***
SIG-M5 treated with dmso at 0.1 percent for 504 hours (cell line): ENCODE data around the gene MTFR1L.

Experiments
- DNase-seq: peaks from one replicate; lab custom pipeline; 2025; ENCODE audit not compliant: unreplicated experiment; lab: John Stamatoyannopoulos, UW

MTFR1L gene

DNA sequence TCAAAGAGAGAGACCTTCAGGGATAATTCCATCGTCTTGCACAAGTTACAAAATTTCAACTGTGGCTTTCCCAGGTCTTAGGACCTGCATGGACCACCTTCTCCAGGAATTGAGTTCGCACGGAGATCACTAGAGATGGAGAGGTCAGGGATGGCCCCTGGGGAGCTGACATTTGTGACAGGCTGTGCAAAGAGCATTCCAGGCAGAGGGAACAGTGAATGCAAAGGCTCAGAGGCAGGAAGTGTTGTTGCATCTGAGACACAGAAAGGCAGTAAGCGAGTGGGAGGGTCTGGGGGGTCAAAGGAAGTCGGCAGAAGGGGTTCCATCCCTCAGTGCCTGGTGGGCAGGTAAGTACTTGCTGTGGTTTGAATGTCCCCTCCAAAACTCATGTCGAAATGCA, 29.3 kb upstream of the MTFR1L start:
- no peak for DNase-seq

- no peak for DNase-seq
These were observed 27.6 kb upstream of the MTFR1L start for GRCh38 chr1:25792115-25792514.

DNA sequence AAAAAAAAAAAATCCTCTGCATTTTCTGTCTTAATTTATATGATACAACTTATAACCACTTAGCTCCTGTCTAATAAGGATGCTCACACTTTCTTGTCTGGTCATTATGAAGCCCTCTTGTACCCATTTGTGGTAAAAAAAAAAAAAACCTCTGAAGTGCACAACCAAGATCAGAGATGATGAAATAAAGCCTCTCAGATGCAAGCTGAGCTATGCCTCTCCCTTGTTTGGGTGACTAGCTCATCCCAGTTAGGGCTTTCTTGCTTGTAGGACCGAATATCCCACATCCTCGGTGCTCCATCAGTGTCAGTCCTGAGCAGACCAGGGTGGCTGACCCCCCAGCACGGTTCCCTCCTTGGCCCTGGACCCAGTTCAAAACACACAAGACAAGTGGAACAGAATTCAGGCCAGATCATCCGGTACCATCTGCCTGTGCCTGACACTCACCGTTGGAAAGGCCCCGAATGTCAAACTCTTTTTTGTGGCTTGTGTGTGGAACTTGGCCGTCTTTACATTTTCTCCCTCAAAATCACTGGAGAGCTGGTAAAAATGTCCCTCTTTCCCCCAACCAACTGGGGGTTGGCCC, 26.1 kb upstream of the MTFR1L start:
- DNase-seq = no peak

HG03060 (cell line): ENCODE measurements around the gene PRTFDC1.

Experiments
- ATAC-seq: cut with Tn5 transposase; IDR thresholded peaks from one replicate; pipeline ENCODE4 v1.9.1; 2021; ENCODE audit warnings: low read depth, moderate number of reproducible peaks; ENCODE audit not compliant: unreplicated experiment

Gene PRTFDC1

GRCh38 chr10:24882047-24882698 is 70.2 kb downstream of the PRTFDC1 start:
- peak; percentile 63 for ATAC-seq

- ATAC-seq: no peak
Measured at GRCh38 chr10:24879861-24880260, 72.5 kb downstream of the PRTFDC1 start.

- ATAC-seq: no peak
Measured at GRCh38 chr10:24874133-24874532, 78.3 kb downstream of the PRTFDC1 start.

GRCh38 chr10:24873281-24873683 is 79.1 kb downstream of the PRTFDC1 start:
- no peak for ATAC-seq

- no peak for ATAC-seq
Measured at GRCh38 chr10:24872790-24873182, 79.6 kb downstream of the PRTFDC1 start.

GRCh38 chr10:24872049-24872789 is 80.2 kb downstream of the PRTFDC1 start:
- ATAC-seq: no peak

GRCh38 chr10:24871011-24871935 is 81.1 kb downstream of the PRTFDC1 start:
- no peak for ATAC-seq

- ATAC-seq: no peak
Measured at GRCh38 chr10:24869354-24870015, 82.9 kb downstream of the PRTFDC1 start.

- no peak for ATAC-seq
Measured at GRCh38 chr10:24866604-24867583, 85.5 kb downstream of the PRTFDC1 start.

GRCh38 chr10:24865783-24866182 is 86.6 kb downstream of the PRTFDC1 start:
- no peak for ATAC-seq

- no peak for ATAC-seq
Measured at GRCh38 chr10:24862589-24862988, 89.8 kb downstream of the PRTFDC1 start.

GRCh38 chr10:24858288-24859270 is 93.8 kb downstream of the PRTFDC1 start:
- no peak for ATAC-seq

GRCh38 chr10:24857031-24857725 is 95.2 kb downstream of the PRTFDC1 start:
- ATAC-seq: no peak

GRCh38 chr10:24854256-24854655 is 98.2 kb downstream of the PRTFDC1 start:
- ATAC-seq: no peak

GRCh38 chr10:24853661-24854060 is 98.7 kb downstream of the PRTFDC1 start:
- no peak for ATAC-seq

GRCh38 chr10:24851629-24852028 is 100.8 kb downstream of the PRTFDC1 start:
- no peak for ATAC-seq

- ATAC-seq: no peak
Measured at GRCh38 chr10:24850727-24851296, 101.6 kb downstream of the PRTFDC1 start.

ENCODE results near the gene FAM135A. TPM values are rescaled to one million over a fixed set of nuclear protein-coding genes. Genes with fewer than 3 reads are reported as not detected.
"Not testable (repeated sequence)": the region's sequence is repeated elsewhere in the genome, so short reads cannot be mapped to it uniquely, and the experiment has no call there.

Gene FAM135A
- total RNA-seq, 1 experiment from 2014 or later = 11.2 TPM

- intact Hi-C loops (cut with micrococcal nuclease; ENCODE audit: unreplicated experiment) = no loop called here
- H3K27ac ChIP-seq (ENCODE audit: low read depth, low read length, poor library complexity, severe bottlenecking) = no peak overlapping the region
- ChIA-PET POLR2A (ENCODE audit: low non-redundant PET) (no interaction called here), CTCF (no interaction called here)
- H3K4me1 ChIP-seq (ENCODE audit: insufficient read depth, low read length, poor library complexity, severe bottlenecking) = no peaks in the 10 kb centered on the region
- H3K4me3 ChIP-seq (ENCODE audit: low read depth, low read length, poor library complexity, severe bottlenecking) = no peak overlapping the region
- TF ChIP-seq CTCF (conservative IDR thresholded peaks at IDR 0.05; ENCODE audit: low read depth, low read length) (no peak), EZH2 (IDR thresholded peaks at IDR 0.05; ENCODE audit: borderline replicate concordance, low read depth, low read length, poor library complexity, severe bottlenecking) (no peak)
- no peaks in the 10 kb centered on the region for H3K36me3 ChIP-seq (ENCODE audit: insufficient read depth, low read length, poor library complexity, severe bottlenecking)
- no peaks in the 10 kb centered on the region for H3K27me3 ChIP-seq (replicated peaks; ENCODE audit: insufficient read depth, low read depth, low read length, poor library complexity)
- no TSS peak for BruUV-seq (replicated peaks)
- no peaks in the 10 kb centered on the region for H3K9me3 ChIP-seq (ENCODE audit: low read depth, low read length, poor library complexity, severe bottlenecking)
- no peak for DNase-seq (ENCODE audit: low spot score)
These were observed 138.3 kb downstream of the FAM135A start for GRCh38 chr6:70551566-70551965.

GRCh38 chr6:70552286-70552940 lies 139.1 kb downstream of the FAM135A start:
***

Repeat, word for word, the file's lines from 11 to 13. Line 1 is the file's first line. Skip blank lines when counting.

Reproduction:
HG03060 (cell line): ENCODE measurements around the gene PRTFDC1.

Experiments
- ATAC-seq: cut with Tn5 transposase; IDR thresholded peaks from one replicate; pipeline ENCODE4 v1.9.1; 2021; ENCODE audit warnings: low read depth, moderate number of reproducible peaks; ENCODE audit not compliant: unreplicated experiment